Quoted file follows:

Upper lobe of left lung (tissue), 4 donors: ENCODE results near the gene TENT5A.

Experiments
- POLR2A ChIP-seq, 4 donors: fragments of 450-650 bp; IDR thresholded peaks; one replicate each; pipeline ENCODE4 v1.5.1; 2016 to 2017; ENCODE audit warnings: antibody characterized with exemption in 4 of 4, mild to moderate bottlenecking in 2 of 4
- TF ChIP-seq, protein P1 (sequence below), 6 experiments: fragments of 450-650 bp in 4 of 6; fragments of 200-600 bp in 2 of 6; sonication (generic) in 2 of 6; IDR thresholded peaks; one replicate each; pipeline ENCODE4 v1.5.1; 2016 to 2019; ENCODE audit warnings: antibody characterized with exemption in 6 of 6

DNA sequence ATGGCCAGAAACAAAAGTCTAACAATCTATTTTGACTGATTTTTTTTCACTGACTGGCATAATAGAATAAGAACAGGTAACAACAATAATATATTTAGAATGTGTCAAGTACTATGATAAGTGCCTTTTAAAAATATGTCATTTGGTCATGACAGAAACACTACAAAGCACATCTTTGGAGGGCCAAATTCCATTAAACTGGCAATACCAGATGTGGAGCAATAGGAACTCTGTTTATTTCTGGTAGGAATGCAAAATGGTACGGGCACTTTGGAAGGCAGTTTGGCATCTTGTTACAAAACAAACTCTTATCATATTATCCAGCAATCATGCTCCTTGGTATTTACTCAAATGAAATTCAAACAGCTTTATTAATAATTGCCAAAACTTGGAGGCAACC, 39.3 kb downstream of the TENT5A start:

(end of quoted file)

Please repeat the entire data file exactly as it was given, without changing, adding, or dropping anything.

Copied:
Upper lobe of left lung (tissue), 4 donors: ENCODE results near the gene TENT5A.

Experiments
- POLR2A ChIP-seq, 4 donors: fragments of 450-650 bp; IDR thresholded peaks; one replicate each; pipeline ENCODE4 v1.5.1; 2016 to 2017; ENCODE audit warnings: antibody characterized with exemption in 4 of 4, mild to moderate bottlenecking in 2 of 4
- TF ChIP-seq, protein P1 (sequence below), 6 experiments: fragments of 450-650 bp in 4 of 6; fragments of 200-600 bp in 2 of 6; sonication (generic) in 2 of 6; IDR thresholded peaks; one replicate each; pipeline ENCODE4 v1.5.1; 2016 to 2019; ENCODE audit warnings: antibody characterized with exemption in 6 of 6

DNA sequence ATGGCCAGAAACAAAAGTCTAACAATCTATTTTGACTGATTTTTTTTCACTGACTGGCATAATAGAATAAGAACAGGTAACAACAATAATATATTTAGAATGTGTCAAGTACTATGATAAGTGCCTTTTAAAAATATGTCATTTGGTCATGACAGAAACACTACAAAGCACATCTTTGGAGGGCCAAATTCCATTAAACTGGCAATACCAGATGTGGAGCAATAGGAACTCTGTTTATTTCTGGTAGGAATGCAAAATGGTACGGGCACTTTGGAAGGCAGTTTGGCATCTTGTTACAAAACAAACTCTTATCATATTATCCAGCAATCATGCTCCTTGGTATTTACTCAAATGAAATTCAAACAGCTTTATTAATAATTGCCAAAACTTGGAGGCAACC, 39.3 kb downstream of the TENT5A start: